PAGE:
You’re probably familiar with essential oils … they are quickly becoming more and more popular for their fragrance, health benefits, and medicinal effects. I wrote a post recently after attending an essential oil class, on some fascinating things I heard.
Have you heard of these… ?
But what about an absolute. Have you heard this name before? And do you know what a CO2 extract is? How do these compare to essential oils, and what makes them unique? And did you know than any of these three can be labeled as an essential oil? You might have all three in your home right now!!
I have the privilege of studying new things everyday as I create products and compare ingredients… and sometimes I run into things that make me curious to know more.
For example, did you know that there’s no such thing as pure vanilla essential oil? (I really like this source). The same is true with almond essential oil. I really liked this article! Google either one of these and you will find all the sources that you could possibly want for almond or vanilla essential oil. But these are not true pure essential oils. Sometimes they are labeled as an ‘essential oil’ when they are in fact an absolute or a CO2 extract, or other…
Because the truth is, some plants just don’t have an essential oil in them to extract. 🙂
So here’s a quick lesson on the difference between these 3 – they are so common and I come across them *all* the time in my research. I think it’s really fascinating! The purpose of this post is not to state a right or wrong way – but to simply understand the difference between an essential oil, and other oils that are often labeled as essential oils – but are in fact otherwise.
This is good stuff to know… 🙂
So let’s take a look at what a true essential oil is…
“Essential oils are natural aromatic compounds found in the seeds, bark, stems, roots, flowers, and other parts of plants. They can be both beautifully and powerfully fragrant. If you have ever enjoyed the gift of a rose, a walk by a field of lavender, or the smell of fresh cut mint, you have experienced the aromatic qualities of essential oils. In addition to giving plants their distinctive smells, essential oils provide plants with protection against predators and disease and play a role in plant pollination.
Essential oils are non water-based phytochemicals made up of volatile aromatic compounds. Although they are fat soluble, they do not include fatty lipids or acids found in vegetable and animal oils. Essential oils are very clean, almost crisp, to the touch and are immediately absorbed by the skin. Pure, unadulterated essential oils are translucent and range in color from crystal clear to deep blue.” – Source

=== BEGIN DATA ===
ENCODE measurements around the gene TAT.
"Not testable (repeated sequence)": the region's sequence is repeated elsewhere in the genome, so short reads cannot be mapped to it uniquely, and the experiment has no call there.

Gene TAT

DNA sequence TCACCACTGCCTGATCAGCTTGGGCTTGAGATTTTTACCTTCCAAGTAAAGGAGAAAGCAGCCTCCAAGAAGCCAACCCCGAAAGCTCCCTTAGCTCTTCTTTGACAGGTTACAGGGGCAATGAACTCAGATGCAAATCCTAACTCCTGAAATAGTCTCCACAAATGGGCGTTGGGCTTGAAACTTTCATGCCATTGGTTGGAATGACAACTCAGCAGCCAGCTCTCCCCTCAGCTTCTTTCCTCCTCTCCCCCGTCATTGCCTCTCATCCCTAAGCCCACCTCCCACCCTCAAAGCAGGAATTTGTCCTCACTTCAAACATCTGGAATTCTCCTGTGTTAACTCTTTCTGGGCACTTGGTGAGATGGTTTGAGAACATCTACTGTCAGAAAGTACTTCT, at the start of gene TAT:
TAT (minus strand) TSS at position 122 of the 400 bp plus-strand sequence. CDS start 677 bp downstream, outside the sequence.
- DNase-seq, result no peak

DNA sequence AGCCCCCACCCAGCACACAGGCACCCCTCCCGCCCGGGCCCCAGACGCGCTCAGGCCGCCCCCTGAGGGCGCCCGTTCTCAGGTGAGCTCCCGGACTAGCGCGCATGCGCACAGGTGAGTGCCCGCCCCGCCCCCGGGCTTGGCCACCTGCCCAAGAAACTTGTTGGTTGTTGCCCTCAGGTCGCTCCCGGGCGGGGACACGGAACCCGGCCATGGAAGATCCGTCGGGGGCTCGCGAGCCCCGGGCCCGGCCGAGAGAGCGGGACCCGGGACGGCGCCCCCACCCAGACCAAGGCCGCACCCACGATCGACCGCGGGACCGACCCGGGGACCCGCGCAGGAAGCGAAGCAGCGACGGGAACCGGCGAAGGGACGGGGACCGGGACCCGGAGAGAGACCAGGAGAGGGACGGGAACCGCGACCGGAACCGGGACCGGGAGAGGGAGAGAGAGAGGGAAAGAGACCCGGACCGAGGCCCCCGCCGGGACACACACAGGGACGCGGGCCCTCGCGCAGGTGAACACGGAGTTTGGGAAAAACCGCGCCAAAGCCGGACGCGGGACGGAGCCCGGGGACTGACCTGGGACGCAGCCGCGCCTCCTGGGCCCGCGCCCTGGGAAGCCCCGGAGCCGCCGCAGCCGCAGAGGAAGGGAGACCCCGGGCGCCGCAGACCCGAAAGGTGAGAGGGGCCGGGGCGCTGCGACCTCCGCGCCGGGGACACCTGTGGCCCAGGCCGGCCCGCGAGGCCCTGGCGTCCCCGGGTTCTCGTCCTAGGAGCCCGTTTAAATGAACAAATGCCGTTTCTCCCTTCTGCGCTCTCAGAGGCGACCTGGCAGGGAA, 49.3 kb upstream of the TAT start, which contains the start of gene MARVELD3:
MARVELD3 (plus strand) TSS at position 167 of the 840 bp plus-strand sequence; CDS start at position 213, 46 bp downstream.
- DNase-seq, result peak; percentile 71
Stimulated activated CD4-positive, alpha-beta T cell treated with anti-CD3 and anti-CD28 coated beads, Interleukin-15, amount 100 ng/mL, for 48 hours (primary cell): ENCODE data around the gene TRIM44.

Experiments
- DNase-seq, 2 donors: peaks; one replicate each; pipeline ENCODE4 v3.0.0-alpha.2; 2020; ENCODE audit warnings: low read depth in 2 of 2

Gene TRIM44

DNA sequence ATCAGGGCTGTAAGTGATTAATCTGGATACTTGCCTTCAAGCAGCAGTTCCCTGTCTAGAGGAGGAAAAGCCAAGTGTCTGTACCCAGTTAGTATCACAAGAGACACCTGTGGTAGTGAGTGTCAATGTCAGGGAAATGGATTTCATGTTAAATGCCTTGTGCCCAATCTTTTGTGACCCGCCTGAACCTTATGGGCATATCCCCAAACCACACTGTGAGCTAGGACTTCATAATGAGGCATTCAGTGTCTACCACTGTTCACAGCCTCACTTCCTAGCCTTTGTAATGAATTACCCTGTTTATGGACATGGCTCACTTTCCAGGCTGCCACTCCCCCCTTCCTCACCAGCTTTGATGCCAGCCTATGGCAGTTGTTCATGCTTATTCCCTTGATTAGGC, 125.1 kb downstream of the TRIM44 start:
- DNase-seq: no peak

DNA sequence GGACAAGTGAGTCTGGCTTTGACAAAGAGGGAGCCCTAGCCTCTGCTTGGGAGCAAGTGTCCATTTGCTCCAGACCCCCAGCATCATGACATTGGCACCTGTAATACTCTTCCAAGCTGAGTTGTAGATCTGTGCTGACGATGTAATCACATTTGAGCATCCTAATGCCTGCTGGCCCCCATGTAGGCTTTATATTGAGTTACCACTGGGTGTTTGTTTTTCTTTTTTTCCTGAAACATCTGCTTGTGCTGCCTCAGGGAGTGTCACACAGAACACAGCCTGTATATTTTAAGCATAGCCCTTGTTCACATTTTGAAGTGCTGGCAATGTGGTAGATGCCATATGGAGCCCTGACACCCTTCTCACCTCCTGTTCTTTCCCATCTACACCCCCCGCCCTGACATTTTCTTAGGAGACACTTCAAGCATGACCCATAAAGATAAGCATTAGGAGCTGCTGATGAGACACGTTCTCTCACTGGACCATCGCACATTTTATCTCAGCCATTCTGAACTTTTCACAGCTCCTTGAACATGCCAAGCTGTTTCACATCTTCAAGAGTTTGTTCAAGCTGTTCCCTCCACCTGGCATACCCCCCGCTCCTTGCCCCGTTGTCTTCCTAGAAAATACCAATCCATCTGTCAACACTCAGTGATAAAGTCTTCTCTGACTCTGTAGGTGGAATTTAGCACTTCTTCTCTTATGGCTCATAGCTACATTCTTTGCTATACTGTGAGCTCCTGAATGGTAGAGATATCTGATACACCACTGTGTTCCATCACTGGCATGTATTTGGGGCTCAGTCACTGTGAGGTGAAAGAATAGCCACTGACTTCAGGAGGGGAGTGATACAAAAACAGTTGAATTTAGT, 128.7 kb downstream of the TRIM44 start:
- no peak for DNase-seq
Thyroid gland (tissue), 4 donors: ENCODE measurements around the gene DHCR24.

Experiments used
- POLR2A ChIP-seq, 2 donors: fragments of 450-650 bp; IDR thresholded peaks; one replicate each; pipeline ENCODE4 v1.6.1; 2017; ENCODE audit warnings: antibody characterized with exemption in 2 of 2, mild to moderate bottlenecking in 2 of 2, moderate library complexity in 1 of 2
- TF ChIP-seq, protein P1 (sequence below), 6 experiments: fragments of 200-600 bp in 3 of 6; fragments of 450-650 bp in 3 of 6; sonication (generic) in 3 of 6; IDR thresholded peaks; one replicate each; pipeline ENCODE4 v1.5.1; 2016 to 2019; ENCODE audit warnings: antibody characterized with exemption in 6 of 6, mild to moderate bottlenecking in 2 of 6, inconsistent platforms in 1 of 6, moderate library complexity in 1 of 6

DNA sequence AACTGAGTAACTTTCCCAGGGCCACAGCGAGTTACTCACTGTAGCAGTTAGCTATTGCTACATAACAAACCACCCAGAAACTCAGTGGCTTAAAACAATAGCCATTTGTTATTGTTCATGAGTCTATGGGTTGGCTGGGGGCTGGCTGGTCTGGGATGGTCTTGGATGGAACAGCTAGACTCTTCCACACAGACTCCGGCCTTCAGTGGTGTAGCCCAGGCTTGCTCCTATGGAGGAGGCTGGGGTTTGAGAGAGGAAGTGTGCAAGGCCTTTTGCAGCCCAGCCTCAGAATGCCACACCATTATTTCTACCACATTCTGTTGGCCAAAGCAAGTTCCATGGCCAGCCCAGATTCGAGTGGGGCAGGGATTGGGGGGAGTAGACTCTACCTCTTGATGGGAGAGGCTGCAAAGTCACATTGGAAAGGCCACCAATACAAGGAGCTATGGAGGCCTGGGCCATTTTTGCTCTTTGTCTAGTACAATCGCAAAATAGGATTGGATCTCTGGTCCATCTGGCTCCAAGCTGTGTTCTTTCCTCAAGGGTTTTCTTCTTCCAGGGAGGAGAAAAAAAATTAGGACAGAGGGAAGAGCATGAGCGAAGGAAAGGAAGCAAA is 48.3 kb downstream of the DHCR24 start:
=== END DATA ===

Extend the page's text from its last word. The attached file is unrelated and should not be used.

Essential oils are typically distilled (by water or steam or a combination of both) but can also be cold pressed or expeller pressed (as is the case with some of the citrus oils).
“An absolute is a term given to an essential oil processed by enfleurage (a traditional method using pork or beef fat to extract the fragrant part of the plant) or by solvent extraction (using mineral solvents such as hexane). In France, an aromatherapy doctor will never prescribe an absolute internally as it contains more than just the volatile fragrance (absolutes, especially hexane extracted, contain some of the plant waxes, colorings and solvent residues)…” – Source
The majority of absolutes are solvent extracted, which means that many parts of a plant are put into a large pot or container full of chemical solvent, and the plant properties are then “extracted” into the chemical. The chemical is then removed (as much as possible) to leave behind the plant “juices”.
This process usually applies to plants that are too delicate for the essential oil steam-distillation (for example, a rose petal or jasmine flower), but this also applies to plants that don’t have an essential oil in them that can be distilled out. When you find vanilla ‘essential oil’ or almond ‘essential oil’ they are very likely absolutes.
Because of how an absolute is extracted, the plant waxes, colorings, and other parts will be mixed in… and absolutes are far more concentrated than essential oils. A little goes a long way! You may also find that your absolute does not really smell as you would think it should – until it has been applied to a soap or other recipe and diluted to the proper ratios.
Unlike most essential oils, absolutes should never be applied directly to the skin because they are so highly concentrated. This is one good reason to know if you’re getting an absolute or an essential oil. Most labels will tell you if your ‘essential oil’ is more highly concentrated than usual and should not be applied directly to skin – as I have found with most absolute labels in my research.
In a CO2 extract, carbon dioxide is pressurized until it becomes a liquid – which then acts as the solvent (as described above in the process of extracting an absolute) in place of hexane or other chemical solvent. In the end the CO2 is evaporated back into a gas and the resulting plant extract left behind.